By Shruti Ganapatye
They were the only Indians who took part in the gruelling mission that ended yesterday.
As the last four of the ‘Wild Boars’ boys and their coach were rescued from a flooded cave in northern Thailand on Tuesday, bringing an end to a gruelling and daring 18-day rescue mission to save the 13 who had gone missing on June 23, Prasad Kulkarni from Sangli district in Maharashtra and engineer Shyam Shukla from Pune were among the dozen who erupted in cheers near the site.
The two engineers were the only Indians who helped out with the rescue operation and were part of the seven-member team from pump manufacturing company Kirloskar Brothers Limited, which was roped in by Thailand for the mission. One member each came from the Netherlands and the UK, and the rest from the company’s Thailand office. Kirloskar, which was the only team tasked with de-watering operations, has partnered with the Royal Government of Thailand on some projects in the past.
The team was sent on July 5 to pump out water from the 4-km-long treacherous cave during adverse weather conditions.
“Our work was to remove water from the cave, which has sharp 90° turns. The incessant rainfall posed a huge problem as the water level just couldn’t recede. The generatorbased power supply was erratic. So, we had to use smaller pumps,” said Kulkarni, who is the production designer head at Kirloskar.
He said rescuers faced frustrating challenges. “The cave is in a 20-sqkm hill, which was dark and damp. Its topography is such that even scuba divers could not help at times,” said Kulkarni, who has been working at Kirloskar Wadi in Sangli for the last 25 years.
The only option in such a scenario was to deploy pumps.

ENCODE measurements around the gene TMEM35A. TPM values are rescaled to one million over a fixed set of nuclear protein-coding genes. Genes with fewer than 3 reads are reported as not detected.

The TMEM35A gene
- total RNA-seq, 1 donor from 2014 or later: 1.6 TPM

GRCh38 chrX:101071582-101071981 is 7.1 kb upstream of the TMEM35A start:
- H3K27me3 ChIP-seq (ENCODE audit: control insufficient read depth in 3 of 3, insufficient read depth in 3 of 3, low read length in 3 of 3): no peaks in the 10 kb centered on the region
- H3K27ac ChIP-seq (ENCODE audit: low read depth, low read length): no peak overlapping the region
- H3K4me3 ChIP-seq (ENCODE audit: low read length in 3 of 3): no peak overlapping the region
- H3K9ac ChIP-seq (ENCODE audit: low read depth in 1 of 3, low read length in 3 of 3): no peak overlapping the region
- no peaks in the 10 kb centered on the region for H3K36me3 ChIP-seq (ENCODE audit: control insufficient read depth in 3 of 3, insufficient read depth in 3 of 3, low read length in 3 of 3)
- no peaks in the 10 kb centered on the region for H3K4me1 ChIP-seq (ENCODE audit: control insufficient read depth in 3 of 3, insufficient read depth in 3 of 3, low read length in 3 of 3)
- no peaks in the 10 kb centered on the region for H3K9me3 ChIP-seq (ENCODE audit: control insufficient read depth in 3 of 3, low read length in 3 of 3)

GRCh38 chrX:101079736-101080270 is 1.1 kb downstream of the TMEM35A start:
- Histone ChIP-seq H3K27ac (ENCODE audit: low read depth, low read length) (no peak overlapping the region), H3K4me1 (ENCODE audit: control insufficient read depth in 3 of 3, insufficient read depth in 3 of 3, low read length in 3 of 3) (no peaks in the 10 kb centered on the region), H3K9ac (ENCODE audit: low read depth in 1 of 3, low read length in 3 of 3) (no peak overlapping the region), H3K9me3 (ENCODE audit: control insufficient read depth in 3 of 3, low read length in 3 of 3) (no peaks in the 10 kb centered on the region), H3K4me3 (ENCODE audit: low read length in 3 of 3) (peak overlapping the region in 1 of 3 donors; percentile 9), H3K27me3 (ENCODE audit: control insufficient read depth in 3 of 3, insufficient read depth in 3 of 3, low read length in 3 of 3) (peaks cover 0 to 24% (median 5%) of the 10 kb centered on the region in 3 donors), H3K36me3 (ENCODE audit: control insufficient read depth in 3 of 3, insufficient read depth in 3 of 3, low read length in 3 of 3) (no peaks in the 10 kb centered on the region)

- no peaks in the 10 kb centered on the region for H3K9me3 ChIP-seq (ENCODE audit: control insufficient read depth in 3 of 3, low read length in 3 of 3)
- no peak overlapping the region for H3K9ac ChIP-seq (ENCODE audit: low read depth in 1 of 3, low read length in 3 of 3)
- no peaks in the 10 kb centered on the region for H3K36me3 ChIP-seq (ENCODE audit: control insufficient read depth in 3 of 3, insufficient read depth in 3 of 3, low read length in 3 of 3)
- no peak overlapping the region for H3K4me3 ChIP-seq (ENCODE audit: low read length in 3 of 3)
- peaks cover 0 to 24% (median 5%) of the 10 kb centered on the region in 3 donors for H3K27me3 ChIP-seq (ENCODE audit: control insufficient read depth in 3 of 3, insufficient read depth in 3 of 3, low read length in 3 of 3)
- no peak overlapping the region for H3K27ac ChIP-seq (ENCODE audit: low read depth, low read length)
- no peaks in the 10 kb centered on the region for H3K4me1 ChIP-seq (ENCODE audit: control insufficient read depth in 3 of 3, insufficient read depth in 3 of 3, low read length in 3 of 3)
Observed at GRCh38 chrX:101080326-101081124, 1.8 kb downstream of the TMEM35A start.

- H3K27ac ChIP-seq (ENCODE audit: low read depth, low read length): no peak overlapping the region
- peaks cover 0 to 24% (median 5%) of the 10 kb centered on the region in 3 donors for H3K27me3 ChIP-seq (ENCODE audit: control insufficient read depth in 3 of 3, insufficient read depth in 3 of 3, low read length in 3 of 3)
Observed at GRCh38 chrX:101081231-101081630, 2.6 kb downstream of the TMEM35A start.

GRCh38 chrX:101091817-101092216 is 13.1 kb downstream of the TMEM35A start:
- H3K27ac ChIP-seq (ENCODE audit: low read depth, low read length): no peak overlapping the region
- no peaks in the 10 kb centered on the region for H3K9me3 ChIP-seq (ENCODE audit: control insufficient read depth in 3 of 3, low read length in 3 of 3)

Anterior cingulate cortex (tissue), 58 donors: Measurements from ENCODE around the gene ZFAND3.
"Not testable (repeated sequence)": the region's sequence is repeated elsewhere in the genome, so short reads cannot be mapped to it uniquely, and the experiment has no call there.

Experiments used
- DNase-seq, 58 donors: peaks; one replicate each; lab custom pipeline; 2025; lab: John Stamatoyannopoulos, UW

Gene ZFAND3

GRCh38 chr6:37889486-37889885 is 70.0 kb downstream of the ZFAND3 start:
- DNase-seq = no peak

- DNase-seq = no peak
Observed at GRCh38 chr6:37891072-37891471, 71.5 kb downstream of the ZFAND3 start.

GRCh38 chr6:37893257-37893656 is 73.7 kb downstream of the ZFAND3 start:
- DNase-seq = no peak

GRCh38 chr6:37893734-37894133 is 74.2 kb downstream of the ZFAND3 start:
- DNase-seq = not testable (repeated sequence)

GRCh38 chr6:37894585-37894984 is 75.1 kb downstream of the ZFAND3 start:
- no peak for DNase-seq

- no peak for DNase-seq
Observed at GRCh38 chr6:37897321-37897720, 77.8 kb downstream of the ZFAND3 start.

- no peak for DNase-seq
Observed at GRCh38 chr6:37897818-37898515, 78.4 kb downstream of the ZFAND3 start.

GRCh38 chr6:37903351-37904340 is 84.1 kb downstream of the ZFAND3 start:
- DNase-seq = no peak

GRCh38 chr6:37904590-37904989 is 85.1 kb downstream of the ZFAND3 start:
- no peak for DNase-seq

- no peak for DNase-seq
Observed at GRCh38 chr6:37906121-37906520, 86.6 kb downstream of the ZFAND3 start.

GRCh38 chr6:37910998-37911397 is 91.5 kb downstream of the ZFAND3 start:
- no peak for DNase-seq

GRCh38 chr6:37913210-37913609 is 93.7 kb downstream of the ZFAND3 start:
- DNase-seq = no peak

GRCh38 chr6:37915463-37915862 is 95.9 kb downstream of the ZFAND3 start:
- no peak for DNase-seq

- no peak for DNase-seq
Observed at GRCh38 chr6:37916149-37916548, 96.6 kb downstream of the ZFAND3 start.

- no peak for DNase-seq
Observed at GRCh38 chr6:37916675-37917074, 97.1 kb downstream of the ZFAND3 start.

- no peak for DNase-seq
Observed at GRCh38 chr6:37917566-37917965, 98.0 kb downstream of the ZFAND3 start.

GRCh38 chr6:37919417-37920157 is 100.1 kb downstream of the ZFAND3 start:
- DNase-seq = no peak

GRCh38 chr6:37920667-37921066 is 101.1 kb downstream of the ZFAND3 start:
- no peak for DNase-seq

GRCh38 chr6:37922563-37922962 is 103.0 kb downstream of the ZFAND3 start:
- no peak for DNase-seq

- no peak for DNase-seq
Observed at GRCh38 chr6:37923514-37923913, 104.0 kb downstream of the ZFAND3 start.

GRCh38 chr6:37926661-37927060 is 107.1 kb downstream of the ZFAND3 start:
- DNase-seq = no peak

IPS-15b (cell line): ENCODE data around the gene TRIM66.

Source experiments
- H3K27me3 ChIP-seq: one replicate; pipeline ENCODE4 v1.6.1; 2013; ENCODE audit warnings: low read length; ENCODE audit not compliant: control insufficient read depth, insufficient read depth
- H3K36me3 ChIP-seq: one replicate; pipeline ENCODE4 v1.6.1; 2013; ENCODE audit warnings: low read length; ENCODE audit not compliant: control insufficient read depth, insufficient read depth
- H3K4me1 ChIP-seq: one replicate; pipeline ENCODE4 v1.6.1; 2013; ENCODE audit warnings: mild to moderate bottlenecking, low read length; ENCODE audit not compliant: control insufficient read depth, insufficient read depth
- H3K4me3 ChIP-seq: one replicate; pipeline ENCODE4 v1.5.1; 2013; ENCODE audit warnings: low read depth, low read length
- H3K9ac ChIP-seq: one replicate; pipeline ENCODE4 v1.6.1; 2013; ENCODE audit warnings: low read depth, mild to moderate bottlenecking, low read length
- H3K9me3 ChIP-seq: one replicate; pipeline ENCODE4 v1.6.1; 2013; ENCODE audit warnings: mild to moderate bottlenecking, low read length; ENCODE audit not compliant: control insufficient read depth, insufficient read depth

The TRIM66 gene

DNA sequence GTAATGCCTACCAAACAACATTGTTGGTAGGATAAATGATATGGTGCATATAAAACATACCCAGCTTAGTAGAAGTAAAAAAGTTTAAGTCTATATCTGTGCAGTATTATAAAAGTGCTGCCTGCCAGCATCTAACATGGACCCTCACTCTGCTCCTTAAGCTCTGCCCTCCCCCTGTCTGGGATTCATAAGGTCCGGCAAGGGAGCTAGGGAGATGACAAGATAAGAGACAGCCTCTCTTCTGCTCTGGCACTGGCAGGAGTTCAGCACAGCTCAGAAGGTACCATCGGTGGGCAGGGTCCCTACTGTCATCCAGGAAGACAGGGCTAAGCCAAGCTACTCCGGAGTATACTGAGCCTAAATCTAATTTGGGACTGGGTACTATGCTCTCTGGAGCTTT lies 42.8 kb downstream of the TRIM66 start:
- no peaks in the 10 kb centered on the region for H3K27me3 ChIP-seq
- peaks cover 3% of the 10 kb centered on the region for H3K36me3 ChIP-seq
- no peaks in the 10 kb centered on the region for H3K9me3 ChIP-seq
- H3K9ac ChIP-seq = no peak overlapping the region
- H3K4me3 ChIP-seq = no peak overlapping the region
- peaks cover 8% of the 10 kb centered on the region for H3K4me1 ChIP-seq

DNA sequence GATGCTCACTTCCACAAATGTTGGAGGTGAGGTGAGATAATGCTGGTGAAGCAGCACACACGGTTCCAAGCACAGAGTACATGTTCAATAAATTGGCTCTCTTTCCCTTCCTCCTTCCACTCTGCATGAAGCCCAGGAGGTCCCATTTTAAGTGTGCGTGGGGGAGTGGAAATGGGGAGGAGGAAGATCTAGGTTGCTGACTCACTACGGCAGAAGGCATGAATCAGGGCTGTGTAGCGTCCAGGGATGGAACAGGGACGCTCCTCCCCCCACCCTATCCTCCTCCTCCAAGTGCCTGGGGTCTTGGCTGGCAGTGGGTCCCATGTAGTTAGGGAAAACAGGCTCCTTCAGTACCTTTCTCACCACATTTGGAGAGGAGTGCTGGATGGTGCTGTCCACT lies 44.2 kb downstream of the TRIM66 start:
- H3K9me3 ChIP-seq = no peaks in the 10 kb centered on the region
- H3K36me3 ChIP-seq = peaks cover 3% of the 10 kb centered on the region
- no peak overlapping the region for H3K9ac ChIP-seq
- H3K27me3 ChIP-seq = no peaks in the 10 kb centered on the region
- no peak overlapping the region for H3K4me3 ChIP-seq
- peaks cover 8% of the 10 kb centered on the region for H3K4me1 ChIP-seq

Prashant Kulkarni (second from left) and Shyam Shukla (second from right) with the rest of the Kirloskar team at the Thai site
There were also other limitations; big pumps could not be installed. Kulkarni is Shukla, general manager of the department of corporate research and engineering development at Kirloskar, said, “Reaching the boys was a difficult task. The cave is very narrow and is not a plain terrain. But we managed to pump out the water from the cave.”
The Indians’ contribution did not go unacknowledged. Chutintorn Gongsakdi, Thailand’s ambassador to India, tweeted after the mission ended: “While in diplomacy, as in life, following your heart & taking the path of least resistance, is often the preferred choice; the less familiar &the more difficult path, may be the intellectual choice that you have to make in the interest of your country.
Thailand, go for India!“
Thailand Government Thanked India
Bangkok, July 11: The Thailand government has thanked India, citizens of India and Pune-based Kirloskar Brothers’Limited’s (KBL) for the well-wishing for the safety of the tweleve boys and their coach who had been missing in Tham Luang Cave. All the 12 boys and their football coach were rescued from a flooded cave in northern Thailand on Tuesday after being trapped for 18 days.
The foreign affairs ministry of Thailand wrote a letter to the external affairs minister Sushma Swaraj and expressed its gratitude for India’s support. “The generosity offered by India’s public and private sector reflected, indeed, the close and cordial ties and friendship between our two countries and people,” the Thai ministry said in the letter.